Andrew, Eric, and Wen, held hostage in their lakeside cabin rental, are told by the invaders that they must make a decision to sacrifice one of their family members to save everyone else in the world, inverting the usual extremist take. Time is running out, tensions are running high, and all we can do is watch.
Full Time is largely about the labor that continues in the shadows of a labor strike, and the non-union workers living outside Paris whose lives are overturned when the city shuts down. Julie is not a Norma Rae-esque heroine interested in organizing for the greater good; she is just trying to keep herself and her family afloat.
The ghost of Bogart hovers over two films from the 1970s that are screening in the Snubbed series, selections that exemplify the Academy’s indifference to unlikable antiheroes adrift in diffuse underworlds.
The strange cross-section of eras and technologies becomes its own kind of visual rhetoric of alienation; the crushed blacks and embellished film grain abstract even the most rudimentary shots of hallways and open doorframes into the shapes a child might imagine as those of monsters.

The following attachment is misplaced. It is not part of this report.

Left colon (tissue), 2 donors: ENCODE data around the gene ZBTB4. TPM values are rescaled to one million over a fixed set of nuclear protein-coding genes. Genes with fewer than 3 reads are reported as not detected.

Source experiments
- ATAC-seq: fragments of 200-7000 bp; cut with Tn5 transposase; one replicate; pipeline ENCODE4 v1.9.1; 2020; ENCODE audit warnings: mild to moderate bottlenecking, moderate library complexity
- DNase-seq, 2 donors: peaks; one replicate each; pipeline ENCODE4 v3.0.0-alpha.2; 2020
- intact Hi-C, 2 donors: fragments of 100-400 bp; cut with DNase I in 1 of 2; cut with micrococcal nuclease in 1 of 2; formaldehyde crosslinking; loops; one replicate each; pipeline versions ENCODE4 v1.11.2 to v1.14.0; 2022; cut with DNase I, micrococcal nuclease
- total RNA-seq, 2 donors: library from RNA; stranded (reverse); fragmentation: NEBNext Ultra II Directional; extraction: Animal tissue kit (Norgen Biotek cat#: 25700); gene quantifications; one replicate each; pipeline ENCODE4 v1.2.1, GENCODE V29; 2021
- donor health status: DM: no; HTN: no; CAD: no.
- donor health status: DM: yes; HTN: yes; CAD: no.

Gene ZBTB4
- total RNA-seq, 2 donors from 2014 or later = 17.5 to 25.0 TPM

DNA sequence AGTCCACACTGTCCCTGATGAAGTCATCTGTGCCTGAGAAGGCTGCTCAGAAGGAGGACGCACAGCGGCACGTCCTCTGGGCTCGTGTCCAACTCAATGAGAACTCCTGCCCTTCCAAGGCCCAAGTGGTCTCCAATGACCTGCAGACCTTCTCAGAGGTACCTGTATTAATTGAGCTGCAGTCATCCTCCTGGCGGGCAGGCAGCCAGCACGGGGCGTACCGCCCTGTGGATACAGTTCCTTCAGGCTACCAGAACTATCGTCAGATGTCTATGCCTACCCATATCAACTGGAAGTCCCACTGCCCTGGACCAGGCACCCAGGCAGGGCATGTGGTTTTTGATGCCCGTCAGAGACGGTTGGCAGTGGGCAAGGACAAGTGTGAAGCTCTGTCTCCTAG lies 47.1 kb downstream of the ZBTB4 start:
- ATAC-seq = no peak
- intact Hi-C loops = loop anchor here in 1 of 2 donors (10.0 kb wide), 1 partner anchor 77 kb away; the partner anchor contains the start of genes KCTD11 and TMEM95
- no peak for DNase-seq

I cannot imagine seeing something more compositionally thought-through and artfully constructed in the current cinema, or something that more compellingly refuses to divulge its secrets while also maintaining a constant engagement with so many legible ideas.
His latest thoughtful docu-fiction hybrid, No Bears, is deceptively gentle, initially even comedic, lulling with a ruminative pastoral quality that is gradually pierced by painful reminders that these are more than stories—they are the contours of people’s lives.
The camera is frequently in motion, shifting elements like characters, animals, vehicles, and terrain in an intricate dance. Despite the impossibility of the otherworldly imagery, every shot feels like it comes from an actual camera perspective, which lends the film its verisimilitude.